The top management of Satyam in consultation with its new owner Tech Mahindra has prepared a list of around 10,000 employees who have not been billed for over six months now. These employees are set to be offered 40% of their existing salary for six months, along with medical insurance and provident fund. But they may eventually have to leave the firm. Non-billable employees have been short-listed as they do not bring in any revenues to the IT firm. Satyam’s revenues have been under pressure as many customers snapped ties with the firm after its defamed founder B Ramalinga Raju admitted to perpetrating a Rs 7,000 crore financial fraud.
  • SugarCRM Releases 5.5 Beta With More Mobile CRM Tools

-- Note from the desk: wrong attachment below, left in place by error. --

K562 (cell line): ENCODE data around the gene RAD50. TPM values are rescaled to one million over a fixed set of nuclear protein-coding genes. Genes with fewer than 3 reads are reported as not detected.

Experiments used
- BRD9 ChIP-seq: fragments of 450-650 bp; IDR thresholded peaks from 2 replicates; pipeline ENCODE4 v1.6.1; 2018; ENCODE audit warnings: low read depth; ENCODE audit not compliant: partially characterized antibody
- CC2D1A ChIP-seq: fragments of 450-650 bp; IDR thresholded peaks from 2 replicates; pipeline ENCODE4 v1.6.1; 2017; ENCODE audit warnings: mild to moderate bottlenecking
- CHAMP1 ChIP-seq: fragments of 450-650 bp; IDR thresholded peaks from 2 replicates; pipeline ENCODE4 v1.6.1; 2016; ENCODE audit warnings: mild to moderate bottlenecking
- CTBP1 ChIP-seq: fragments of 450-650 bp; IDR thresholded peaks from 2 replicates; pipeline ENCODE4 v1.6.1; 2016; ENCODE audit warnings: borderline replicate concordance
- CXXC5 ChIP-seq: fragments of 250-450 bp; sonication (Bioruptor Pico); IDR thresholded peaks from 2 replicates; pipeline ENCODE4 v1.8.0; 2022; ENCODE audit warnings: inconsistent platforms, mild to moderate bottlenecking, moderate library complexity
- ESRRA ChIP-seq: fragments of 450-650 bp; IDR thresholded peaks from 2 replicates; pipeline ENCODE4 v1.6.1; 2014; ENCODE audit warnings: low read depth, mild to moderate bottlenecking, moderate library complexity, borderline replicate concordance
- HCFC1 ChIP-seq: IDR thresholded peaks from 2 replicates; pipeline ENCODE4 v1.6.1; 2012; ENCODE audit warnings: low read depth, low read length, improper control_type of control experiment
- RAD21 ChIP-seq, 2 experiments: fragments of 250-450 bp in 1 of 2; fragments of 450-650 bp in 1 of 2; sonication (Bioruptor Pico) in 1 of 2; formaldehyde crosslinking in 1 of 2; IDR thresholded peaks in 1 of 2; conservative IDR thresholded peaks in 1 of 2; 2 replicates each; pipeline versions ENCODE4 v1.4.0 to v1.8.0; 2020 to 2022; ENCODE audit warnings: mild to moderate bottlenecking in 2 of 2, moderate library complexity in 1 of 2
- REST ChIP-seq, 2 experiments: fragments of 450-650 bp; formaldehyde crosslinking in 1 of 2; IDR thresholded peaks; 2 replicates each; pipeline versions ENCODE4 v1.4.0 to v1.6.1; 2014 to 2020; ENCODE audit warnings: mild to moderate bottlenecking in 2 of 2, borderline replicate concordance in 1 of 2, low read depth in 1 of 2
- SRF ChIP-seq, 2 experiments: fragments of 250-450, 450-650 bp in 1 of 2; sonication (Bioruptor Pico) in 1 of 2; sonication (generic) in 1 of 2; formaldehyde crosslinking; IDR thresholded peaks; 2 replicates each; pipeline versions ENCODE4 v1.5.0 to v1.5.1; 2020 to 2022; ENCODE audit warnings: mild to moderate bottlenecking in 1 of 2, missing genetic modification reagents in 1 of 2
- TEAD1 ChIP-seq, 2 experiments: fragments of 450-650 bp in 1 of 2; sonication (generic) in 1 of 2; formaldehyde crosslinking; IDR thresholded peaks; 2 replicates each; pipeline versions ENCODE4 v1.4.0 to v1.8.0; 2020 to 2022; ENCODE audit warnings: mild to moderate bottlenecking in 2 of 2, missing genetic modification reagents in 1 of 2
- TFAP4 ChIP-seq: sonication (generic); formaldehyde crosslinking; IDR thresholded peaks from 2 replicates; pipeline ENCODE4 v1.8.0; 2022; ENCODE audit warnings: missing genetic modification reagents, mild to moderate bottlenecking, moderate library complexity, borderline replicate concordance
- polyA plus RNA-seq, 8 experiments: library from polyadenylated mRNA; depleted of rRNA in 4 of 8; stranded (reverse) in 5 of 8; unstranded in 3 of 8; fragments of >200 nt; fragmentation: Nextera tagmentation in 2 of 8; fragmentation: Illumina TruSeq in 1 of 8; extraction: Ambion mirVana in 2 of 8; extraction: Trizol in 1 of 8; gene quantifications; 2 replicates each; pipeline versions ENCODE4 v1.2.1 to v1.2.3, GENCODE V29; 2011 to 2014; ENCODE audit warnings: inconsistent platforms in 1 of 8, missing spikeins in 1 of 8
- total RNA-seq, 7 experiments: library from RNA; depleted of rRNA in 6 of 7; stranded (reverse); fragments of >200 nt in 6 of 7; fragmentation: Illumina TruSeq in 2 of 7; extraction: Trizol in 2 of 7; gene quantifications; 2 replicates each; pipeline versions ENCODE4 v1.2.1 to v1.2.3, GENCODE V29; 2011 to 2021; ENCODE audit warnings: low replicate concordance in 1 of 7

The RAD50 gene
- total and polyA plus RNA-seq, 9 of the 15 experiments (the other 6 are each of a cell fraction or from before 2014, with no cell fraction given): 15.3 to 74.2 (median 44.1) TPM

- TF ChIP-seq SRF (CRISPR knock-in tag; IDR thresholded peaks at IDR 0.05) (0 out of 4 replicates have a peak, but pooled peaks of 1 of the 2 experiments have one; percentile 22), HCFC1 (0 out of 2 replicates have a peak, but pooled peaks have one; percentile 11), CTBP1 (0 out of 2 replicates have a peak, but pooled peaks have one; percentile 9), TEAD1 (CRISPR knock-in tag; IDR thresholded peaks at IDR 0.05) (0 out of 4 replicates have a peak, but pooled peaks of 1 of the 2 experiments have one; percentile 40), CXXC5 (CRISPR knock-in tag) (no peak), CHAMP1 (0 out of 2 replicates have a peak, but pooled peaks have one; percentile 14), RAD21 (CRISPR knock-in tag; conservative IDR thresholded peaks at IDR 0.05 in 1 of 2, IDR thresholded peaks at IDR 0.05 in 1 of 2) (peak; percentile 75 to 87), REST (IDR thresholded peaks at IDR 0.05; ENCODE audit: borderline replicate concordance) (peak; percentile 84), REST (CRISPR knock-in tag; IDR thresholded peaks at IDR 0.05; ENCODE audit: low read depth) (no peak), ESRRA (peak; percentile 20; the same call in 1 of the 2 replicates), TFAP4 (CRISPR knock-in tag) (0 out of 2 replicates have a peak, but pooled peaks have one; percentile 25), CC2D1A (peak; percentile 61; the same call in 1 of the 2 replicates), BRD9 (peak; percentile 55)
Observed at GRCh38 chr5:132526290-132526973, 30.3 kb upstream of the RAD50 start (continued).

Open source customer relationship management software provider SugarCRM has announced the beta release of the 5.5 edition of the application. There’s an online demo version available on the SugarCRM web site. Some of the new features in the 5.5 release include: * mobile studio editor * dynamic teams * enhanced web services framework * advanced password management * themes framework
  • Sugar 5.5 Beta Online Demo
    Build your own installation of the Sugar 5.5 Beta release on our Sugar Open Cloud on-demand servers. These custom installations give you the opportunity to preview both end user features and administration tools. Choose a Sugar Edition to Demo * Sugar Enterprise * Sugar Professional * Sugar Community Edition
  • Stanford and Salesforce.com Present “Project Management 2.0” in Action